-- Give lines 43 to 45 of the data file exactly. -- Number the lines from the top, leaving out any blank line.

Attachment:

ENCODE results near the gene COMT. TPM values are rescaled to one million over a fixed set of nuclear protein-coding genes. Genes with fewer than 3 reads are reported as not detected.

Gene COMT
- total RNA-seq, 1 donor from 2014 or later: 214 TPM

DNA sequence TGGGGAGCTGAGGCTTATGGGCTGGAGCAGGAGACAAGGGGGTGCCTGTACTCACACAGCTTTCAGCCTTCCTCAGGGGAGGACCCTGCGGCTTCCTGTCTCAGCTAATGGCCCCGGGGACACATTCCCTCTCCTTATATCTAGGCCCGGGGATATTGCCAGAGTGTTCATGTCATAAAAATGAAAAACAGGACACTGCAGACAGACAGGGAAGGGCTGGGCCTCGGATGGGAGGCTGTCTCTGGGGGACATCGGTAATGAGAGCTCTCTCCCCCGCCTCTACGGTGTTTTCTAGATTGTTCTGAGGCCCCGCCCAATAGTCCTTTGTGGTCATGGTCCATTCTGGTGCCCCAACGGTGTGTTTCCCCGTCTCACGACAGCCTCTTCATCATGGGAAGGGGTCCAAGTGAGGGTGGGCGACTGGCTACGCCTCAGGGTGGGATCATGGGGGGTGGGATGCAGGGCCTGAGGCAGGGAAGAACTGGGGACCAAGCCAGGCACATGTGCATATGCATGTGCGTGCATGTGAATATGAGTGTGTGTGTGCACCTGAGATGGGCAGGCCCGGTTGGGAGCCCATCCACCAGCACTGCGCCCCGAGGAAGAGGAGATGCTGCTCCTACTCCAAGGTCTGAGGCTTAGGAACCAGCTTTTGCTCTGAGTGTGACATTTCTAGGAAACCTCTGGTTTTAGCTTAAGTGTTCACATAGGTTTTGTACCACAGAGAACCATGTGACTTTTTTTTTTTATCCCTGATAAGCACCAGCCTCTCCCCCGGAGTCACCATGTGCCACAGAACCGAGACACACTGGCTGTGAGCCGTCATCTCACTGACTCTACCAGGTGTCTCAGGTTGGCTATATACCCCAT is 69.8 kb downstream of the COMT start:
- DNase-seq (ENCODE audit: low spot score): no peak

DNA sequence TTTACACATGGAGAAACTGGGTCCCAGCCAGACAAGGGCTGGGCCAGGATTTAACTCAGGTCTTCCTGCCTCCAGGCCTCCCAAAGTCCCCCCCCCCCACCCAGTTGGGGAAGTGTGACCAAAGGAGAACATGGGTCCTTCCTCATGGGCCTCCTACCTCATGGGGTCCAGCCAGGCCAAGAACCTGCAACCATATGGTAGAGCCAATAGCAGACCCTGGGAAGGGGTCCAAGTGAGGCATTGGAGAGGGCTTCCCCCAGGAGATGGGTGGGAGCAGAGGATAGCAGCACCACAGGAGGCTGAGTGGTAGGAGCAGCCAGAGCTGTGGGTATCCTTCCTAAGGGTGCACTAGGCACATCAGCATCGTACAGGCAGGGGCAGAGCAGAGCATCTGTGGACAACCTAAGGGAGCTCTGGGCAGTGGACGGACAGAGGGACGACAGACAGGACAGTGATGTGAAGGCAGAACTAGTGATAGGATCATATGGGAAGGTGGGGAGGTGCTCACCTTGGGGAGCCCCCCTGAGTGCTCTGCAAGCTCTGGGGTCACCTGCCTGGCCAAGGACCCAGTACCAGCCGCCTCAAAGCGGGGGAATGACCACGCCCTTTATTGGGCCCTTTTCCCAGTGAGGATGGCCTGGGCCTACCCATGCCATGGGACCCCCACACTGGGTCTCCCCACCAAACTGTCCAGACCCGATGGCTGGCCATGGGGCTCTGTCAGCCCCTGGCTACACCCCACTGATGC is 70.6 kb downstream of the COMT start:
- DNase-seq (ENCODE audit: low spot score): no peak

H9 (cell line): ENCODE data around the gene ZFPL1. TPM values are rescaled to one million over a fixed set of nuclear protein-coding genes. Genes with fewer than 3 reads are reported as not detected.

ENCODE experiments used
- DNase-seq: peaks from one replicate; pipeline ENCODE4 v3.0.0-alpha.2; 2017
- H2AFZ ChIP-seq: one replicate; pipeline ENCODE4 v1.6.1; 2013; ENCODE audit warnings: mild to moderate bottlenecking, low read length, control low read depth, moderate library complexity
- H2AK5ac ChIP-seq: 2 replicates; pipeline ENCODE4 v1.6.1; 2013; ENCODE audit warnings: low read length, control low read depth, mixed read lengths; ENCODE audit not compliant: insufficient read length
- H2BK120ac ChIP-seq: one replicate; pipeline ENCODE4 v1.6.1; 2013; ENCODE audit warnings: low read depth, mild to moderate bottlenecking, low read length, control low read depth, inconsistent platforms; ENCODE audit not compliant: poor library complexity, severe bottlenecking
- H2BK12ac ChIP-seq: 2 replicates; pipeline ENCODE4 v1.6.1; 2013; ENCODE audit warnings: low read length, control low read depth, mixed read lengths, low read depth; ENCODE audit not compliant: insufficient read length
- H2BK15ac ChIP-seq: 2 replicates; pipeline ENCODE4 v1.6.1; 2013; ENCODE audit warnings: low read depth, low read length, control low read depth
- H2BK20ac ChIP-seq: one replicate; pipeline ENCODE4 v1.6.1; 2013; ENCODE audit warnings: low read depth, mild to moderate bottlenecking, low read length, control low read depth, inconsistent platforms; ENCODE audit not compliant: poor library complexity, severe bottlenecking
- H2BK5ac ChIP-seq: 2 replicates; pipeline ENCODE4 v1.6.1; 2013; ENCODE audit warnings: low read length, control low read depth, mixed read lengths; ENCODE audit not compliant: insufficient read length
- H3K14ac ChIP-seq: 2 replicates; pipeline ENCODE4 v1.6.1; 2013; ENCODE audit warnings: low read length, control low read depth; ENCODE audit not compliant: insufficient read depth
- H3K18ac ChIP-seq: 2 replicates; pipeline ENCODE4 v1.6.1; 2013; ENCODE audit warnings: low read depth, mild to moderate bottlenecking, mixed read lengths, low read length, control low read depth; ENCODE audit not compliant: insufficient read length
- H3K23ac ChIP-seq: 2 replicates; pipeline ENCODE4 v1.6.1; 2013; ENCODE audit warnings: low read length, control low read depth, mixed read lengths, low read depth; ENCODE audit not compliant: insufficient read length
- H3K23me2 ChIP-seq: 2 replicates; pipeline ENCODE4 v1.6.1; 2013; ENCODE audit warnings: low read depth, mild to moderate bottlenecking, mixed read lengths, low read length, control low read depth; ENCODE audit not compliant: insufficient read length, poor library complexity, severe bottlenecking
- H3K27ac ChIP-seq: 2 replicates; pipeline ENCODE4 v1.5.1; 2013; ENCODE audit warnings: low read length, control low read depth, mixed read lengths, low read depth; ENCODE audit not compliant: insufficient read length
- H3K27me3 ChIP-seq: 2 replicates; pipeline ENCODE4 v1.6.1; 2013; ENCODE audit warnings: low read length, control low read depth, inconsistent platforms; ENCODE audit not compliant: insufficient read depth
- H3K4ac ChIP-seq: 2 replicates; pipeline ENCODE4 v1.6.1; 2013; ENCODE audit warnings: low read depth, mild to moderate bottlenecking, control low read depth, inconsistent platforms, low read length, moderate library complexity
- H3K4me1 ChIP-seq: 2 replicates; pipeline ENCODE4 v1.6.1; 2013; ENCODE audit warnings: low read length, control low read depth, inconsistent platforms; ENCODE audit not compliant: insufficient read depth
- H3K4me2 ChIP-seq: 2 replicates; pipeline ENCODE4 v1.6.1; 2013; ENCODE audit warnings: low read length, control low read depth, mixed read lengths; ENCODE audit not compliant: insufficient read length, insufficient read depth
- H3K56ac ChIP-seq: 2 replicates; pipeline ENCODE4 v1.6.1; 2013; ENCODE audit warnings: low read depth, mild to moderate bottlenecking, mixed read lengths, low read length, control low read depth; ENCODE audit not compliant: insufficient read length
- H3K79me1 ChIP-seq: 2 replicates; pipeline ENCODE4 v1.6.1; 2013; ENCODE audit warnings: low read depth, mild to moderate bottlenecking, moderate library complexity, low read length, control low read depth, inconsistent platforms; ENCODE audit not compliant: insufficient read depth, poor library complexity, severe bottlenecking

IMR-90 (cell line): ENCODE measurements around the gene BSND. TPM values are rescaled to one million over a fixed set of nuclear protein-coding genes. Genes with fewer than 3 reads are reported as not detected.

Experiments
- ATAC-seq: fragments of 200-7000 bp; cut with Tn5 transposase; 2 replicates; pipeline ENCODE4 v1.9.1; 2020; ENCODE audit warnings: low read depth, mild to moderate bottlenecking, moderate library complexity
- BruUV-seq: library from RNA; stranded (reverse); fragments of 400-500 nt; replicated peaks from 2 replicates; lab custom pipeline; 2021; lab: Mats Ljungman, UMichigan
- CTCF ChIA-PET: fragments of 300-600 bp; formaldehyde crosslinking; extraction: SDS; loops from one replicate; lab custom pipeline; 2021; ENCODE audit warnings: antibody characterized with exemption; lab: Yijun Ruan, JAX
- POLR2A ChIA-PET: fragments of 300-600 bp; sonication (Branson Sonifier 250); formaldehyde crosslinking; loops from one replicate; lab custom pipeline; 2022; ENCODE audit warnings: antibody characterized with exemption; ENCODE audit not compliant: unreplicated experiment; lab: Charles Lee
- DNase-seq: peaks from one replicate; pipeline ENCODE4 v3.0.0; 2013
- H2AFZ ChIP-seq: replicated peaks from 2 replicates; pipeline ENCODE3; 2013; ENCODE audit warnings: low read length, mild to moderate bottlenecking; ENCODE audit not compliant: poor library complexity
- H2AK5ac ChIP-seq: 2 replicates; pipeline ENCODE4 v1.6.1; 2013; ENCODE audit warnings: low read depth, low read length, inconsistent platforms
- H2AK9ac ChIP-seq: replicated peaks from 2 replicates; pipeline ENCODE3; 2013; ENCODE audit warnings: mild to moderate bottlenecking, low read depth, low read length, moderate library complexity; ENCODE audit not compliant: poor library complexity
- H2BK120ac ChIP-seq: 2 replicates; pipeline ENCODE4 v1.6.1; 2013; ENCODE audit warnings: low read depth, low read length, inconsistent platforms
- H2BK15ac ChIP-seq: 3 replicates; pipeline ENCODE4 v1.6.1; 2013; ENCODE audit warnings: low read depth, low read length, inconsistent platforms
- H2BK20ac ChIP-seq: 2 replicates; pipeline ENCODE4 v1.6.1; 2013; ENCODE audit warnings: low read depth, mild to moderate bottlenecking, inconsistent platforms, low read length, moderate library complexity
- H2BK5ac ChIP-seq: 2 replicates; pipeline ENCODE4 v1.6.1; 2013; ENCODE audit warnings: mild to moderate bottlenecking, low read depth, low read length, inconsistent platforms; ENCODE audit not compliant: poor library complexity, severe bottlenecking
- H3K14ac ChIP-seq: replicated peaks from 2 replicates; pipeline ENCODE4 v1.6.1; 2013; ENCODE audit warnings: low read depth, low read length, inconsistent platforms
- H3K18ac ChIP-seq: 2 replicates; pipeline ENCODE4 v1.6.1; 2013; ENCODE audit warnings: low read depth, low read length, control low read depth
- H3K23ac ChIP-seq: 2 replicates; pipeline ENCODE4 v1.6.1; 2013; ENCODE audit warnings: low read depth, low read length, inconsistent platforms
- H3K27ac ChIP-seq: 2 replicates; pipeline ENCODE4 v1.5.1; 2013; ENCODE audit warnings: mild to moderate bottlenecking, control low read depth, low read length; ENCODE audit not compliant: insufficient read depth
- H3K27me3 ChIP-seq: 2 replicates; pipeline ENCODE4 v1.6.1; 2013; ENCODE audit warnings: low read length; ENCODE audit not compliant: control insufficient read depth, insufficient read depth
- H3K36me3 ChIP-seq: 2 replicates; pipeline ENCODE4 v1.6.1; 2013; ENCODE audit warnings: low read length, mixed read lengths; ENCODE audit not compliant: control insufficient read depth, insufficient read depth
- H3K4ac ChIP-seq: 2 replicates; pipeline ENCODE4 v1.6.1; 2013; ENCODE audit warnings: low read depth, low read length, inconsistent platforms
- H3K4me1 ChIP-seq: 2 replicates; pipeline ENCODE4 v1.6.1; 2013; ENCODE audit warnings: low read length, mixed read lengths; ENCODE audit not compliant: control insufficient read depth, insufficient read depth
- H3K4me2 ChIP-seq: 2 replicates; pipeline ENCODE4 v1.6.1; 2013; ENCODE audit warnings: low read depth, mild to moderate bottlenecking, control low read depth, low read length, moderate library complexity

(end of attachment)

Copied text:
- H3K14ac ChIP-seq: replicated peaks from 2 replicates; pipeline ENCODE4 v1.6.1; 2013; ENCODE audit warnings: low read depth, low read length, inconsistent platforms
- H3K18ac ChIP-seq: 2 replicates; pipeline ENCODE4 v1.6.1; 2013; ENCODE audit warnings: low read depth, low read length, control low read depth
- H3K23ac ChIP-seq: 2 replicates; pipeline ENCODE4 v1.6.1; 2013; ENCODE audit warnings: low read depth, low read length, inconsistent platforms